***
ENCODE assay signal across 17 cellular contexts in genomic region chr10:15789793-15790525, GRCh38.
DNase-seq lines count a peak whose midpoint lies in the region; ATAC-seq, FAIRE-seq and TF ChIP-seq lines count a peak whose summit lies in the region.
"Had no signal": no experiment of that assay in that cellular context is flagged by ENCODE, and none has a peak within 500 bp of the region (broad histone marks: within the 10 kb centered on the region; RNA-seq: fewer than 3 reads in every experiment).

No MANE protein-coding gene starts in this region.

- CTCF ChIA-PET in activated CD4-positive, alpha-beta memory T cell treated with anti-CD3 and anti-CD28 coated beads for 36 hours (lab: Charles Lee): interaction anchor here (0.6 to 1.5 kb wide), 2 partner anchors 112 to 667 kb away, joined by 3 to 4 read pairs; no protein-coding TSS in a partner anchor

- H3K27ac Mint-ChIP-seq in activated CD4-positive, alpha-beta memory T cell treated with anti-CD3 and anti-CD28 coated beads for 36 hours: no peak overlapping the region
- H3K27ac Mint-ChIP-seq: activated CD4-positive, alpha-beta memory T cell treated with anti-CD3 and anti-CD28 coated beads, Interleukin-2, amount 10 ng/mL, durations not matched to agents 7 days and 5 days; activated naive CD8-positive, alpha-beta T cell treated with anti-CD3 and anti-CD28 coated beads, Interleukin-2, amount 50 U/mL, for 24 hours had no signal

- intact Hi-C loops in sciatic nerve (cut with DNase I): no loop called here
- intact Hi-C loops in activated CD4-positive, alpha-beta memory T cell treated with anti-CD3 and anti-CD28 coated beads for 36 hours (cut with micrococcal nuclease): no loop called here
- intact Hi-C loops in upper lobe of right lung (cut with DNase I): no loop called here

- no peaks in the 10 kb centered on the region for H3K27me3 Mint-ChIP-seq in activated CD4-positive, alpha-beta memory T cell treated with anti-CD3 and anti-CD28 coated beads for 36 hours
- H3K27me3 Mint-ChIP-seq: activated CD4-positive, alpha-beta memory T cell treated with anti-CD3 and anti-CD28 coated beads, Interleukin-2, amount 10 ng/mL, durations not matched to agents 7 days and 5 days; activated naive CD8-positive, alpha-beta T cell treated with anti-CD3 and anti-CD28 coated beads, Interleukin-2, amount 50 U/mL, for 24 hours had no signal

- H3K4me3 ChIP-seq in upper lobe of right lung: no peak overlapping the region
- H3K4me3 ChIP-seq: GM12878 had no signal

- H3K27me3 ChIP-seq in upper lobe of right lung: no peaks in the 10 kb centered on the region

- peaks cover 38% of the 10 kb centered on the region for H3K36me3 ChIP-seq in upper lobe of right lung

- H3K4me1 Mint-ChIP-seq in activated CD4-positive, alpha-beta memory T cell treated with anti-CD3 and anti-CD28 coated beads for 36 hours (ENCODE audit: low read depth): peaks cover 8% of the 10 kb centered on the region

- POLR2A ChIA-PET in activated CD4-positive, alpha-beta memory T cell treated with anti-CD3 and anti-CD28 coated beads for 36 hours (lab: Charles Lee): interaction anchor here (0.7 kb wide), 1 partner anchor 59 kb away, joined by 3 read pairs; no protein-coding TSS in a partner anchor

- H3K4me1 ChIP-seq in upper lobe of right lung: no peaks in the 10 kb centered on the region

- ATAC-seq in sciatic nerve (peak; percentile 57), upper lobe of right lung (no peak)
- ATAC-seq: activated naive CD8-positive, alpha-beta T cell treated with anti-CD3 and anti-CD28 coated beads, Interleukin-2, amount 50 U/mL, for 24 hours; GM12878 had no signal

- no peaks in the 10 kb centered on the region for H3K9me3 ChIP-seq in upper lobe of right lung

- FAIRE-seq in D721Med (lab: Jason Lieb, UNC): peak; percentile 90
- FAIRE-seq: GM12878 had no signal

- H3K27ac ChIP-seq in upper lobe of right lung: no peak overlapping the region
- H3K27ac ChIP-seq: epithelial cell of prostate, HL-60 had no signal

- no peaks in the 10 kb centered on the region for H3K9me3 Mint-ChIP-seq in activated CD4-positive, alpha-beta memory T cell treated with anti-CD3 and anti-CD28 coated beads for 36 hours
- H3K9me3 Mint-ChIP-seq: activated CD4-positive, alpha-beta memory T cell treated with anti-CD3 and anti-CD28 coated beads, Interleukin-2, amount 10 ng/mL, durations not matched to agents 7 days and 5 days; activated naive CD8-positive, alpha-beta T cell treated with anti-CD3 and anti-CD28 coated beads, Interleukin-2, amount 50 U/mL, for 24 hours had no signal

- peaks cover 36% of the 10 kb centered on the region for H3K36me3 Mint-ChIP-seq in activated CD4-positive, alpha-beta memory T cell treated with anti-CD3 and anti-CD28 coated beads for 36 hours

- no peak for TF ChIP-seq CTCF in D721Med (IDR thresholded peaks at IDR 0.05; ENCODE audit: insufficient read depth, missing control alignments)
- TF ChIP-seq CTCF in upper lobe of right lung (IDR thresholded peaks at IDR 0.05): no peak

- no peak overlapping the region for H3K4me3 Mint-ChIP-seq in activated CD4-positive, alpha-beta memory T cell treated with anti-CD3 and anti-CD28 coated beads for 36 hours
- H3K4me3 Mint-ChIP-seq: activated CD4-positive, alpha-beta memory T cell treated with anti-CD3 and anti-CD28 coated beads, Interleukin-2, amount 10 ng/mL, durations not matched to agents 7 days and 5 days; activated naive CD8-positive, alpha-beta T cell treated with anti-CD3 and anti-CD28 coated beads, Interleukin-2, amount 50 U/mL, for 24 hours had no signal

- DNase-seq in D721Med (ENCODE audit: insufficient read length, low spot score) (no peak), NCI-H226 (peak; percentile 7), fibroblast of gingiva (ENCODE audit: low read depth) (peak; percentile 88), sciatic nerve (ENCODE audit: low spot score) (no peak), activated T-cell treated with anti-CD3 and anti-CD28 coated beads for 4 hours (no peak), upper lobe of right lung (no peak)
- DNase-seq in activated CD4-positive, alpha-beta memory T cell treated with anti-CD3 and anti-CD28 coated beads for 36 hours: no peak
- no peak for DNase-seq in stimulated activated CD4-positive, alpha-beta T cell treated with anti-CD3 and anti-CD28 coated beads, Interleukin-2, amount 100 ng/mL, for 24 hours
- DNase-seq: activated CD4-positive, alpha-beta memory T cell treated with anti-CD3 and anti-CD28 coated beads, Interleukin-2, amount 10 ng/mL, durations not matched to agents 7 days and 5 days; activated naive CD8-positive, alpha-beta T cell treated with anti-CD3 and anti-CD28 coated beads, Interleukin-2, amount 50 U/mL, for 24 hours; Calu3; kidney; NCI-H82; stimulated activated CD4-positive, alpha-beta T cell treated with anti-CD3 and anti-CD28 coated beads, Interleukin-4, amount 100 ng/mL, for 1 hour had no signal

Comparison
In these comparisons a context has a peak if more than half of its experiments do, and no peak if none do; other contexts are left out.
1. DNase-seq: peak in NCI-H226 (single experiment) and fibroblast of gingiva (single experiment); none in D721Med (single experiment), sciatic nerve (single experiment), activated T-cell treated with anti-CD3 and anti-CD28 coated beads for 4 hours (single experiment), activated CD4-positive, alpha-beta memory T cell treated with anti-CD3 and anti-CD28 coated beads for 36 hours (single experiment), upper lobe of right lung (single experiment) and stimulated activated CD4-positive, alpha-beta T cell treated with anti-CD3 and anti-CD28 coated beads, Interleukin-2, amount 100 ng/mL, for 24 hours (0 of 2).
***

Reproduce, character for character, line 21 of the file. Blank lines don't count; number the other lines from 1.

- ATAC-seq: activated naive CD8-positive, alpha-beta T cell treated with anti-CD3 and anti-CD28 coated beads, Interleukin-2, amount 50 U/mL, for 24 hours; GM12878 had no signal